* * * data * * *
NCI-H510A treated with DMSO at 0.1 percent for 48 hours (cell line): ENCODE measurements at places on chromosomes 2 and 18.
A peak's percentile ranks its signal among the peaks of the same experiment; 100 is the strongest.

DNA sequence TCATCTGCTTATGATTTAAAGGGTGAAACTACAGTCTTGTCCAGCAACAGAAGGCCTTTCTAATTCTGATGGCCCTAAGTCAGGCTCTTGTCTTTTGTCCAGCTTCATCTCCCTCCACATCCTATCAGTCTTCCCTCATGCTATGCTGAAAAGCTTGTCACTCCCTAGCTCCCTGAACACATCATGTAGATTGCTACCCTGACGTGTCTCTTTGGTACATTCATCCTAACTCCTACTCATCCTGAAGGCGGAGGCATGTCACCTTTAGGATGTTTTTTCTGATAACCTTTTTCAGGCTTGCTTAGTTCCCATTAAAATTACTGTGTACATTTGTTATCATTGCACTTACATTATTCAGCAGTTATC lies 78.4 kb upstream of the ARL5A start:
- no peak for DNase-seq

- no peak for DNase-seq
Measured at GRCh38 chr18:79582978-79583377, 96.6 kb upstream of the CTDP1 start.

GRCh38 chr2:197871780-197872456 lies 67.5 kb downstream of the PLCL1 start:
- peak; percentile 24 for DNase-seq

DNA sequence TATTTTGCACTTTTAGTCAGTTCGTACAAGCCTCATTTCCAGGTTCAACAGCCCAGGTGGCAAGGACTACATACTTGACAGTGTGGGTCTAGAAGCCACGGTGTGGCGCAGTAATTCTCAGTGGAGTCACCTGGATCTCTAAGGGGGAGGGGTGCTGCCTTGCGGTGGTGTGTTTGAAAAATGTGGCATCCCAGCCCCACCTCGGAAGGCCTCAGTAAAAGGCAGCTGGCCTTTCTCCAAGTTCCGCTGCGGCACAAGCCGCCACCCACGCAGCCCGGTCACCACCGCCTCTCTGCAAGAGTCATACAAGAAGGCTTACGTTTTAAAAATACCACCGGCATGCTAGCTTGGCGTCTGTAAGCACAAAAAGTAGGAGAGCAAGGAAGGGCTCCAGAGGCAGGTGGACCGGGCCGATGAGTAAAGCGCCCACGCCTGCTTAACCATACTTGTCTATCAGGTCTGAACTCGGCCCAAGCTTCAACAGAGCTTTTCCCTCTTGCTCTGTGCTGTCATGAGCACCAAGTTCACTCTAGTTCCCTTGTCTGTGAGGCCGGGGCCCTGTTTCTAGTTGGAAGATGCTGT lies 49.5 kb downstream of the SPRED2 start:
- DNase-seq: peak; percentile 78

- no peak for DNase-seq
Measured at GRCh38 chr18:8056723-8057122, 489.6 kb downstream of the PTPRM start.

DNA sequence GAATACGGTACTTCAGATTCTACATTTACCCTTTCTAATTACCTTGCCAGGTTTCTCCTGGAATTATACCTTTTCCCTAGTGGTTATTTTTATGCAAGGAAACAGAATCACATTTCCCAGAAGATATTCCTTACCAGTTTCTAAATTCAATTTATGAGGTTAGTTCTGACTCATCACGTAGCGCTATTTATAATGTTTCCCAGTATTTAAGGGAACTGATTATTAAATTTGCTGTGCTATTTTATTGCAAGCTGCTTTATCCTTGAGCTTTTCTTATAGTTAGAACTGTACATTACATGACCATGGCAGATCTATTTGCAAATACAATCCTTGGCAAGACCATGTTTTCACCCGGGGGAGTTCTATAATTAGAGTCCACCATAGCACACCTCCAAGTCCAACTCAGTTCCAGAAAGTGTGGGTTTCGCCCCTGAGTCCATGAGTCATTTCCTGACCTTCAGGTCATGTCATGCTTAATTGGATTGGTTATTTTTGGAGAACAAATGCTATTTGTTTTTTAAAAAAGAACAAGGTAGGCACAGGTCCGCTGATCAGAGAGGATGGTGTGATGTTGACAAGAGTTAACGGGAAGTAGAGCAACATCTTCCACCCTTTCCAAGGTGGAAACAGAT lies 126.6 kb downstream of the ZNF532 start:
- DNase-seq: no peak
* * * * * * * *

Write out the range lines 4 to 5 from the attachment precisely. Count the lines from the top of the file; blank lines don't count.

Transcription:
- no peak for DNase-seq

- no peak for DNase-seq